East Otero School District in southeastern Colorado’s La Junta hasn’t announced a closure over the new coronavirus pandemic — yet.
The approximately 1,350 East Otero students are currently on spring break and scheduled to come back to class Monday.
“We’re going to decide tomorrow looking at everything where our next steps would be,” said Superintendent Rick Lovato. “I would be very surprised if there wasn’t some extension of the break. But right now, in our county, we have no confirmed cases.”
Nearly 100 school districts across the state have already temporarily shuttered in the past week, according to Chalkbeat reporting. Most extended existing spring breaks for another week or two to bide time and prepare for the possibility of remote learning while the state and nation deal with a rapidly evolving global pandemic that has shut down Colorado restaurants, government proceedings, ski resorts and all large, public gatherings.
Colorado’s teacher union called Tuesday for the remaining schools to shut down in the name of public health, estimating that about half of the state’s 178 districts remain open.
“Governor Polis has taken decisive steps to ensure the safety and health of Coloradans by making tough decisions to temporarily close down restaurants, bars, casinos, gyms, breweries and coffeehouses,” said Colorado Education Association President Amie Baca-Oehlert. “Yet there has been no order or recommendation to superintendents to close down Colorado’s public schools for public health and safety as we have seen happen in other states. Today we call on the governor and the superintendents of schools that have yet to close to put the health and safety of students and educators first in order to help stave off this massive public health crisis.”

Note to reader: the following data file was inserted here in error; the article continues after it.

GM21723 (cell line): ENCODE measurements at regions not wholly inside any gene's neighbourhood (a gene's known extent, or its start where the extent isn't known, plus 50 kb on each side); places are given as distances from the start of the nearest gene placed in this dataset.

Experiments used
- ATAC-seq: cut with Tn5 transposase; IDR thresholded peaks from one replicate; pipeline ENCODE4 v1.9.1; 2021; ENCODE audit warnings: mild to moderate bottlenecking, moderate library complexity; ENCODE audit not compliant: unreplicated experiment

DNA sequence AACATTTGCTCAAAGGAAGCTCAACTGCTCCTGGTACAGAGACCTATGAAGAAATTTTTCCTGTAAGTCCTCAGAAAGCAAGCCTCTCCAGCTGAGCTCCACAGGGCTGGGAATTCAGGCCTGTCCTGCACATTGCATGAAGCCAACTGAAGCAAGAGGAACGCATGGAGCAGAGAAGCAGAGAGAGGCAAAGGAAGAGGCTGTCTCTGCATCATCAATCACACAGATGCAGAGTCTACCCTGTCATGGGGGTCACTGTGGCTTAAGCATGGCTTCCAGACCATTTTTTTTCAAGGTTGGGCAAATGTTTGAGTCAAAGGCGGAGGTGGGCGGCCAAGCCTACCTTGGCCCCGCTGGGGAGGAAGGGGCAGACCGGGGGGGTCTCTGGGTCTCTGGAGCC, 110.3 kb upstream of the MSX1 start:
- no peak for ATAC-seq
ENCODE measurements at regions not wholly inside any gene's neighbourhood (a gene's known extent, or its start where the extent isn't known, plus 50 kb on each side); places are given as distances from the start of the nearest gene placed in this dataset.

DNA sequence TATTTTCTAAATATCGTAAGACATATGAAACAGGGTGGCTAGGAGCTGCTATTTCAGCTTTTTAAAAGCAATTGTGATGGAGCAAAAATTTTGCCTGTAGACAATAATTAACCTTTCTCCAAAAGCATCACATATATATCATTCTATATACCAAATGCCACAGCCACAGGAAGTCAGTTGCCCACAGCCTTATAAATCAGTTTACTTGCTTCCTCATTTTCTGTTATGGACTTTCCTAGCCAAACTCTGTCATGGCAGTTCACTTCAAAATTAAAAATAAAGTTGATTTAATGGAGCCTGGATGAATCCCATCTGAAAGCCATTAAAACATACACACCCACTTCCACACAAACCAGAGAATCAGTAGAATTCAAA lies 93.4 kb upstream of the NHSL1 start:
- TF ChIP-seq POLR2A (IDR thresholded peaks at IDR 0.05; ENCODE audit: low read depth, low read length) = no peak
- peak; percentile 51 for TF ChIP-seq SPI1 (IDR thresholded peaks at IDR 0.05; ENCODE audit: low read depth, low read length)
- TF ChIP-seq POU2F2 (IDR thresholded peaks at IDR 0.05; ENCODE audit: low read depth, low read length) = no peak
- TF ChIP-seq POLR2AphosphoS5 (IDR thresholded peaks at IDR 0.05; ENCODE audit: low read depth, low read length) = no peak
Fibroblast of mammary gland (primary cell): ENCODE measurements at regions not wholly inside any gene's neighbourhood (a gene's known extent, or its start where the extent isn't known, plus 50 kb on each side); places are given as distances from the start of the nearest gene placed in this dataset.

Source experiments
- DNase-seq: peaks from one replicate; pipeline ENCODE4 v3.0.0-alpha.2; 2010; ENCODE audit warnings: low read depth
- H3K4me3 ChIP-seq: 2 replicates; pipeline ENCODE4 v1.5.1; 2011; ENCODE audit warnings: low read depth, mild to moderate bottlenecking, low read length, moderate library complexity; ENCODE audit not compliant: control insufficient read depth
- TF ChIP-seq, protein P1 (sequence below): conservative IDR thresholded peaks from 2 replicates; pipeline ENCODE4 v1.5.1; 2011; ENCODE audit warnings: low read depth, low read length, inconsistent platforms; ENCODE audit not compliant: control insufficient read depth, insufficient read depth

Larger districts such as Denver Public Schools have extended spring break so officials can figure out potential remote learning options in case schools remain for a longer period of time. Tuesday marked Jeffco’s first day of remote learning.
Lovato said East Otero School District has some online platforms, but ultimately couldn’t commit to teaching remotely.
“We’re not an online school system,” he said. “We can offer some online enrichment resources, but we believe face-to-face is the best way to learn.”
In the event of an extended closure, Lovato said, his district is prepared to feed students and make sure seniors can finish their courses and be able to graduate. The district will discuss its next steps Wednesday.
One thing the La Junta district won’t have to worry about: state testing.
On Tuesday, the Colorado Department of Education announced K-12 state testing and accountability will be canceled for the remainder of the school year so closed schools can focus on teaching during unprecedented times.
“Right now, students, families, and educators need to be focused on doing everything they can to keep families safe and stable,” Gov. Jared Polis said in a CDE news release. “It is clear that COVID-19 will put extraordinary stress on our education system for the coming weeks and months. In order to ensure our schools and educators are able to spend as much time as possible on online instruction in a difficult situation, I support the decision to pause assessments and school accountability for this year only.”
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